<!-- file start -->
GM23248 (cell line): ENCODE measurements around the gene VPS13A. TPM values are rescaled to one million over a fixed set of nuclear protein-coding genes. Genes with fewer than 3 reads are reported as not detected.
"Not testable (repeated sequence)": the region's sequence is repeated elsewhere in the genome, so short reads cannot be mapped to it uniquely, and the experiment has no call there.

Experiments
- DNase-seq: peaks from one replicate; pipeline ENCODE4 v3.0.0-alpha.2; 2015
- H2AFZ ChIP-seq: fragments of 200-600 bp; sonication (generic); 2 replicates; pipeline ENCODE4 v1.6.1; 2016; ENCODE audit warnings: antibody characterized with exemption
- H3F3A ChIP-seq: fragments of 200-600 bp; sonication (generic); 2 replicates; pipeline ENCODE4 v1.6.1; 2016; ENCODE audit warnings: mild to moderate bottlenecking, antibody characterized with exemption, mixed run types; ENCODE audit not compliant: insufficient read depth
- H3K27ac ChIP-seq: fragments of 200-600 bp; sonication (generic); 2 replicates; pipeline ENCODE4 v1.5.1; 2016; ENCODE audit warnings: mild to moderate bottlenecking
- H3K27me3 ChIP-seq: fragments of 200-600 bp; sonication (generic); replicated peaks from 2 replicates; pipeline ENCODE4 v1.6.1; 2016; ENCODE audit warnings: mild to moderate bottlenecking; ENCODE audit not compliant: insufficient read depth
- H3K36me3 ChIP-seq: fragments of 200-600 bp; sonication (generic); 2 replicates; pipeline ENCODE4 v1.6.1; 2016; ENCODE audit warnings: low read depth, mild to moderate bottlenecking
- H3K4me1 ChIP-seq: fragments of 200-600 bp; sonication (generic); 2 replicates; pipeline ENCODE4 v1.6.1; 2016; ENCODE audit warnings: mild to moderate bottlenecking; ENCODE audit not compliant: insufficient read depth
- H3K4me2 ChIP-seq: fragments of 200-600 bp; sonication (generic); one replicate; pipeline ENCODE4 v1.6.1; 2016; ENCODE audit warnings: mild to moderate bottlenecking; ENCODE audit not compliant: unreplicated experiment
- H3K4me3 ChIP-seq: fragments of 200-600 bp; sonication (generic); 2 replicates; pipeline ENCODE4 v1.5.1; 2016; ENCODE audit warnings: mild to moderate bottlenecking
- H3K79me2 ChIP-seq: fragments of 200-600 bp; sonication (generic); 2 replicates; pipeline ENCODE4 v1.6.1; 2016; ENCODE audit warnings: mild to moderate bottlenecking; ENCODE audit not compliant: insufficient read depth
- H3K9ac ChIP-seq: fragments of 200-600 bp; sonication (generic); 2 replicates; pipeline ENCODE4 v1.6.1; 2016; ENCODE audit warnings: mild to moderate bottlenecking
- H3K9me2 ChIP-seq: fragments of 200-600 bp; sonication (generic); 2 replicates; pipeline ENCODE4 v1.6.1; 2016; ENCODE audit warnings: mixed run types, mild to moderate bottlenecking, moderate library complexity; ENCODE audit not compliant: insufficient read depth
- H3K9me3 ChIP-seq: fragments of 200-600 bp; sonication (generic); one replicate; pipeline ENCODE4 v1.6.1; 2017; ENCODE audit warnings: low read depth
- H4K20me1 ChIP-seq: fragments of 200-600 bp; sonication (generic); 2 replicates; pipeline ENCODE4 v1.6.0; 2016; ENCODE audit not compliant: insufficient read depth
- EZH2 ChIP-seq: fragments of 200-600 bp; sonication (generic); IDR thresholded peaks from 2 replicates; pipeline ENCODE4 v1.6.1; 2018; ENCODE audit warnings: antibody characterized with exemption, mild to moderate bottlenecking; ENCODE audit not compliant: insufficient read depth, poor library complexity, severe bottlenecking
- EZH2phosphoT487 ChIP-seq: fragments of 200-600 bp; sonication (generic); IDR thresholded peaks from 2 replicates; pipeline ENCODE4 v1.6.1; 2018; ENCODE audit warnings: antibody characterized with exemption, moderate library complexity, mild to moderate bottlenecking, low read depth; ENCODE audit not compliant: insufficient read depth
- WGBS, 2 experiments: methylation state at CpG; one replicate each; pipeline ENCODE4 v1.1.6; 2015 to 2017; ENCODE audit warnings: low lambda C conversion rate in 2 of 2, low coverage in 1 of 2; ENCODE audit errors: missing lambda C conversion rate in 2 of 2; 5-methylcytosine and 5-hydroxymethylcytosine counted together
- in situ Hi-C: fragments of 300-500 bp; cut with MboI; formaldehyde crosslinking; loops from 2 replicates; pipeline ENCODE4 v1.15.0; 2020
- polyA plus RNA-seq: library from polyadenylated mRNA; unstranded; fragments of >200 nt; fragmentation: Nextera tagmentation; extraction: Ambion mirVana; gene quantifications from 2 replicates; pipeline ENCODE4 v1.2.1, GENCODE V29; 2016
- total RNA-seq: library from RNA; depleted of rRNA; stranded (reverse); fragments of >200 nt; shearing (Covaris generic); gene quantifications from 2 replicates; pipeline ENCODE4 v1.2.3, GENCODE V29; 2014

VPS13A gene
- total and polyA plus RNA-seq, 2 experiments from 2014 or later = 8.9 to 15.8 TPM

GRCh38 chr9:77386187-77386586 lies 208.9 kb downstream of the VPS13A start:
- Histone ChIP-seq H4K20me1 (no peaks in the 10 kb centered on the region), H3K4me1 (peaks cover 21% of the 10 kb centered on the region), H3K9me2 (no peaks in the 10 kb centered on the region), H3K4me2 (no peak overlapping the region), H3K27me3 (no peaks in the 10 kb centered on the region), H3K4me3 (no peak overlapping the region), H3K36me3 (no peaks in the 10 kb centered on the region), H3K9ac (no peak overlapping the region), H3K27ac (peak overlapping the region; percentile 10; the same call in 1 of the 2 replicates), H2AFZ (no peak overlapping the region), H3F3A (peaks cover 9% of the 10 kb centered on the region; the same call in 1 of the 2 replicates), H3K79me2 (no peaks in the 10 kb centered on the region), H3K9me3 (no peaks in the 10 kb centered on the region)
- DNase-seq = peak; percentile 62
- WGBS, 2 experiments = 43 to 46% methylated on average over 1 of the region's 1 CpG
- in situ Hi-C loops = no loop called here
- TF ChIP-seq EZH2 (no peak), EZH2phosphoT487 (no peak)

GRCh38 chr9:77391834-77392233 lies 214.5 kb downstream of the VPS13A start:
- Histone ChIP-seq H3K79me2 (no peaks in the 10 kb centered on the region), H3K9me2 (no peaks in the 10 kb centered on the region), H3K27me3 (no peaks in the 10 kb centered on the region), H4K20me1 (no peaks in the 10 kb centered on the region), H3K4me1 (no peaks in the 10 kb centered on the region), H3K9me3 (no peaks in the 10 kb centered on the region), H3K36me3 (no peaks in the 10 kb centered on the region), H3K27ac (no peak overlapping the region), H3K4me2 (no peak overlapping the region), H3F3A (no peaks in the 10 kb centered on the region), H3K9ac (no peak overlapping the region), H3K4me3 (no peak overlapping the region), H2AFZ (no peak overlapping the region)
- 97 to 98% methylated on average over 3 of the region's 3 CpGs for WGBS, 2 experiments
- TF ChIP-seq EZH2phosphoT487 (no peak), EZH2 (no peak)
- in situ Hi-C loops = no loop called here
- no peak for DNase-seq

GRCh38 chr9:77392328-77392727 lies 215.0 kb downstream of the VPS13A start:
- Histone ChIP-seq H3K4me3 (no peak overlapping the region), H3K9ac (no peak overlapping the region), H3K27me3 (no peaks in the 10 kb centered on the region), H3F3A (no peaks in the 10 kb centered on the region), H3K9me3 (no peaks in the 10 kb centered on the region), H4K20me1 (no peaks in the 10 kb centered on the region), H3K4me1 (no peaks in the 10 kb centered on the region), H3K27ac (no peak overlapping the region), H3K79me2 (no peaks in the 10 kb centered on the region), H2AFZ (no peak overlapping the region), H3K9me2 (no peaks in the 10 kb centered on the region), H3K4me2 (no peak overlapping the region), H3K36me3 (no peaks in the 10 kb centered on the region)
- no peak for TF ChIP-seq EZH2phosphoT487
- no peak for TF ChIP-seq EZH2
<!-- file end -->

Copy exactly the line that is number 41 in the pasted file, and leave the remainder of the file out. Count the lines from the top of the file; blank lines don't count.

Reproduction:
- no peak for TF ChIP-seq EZH2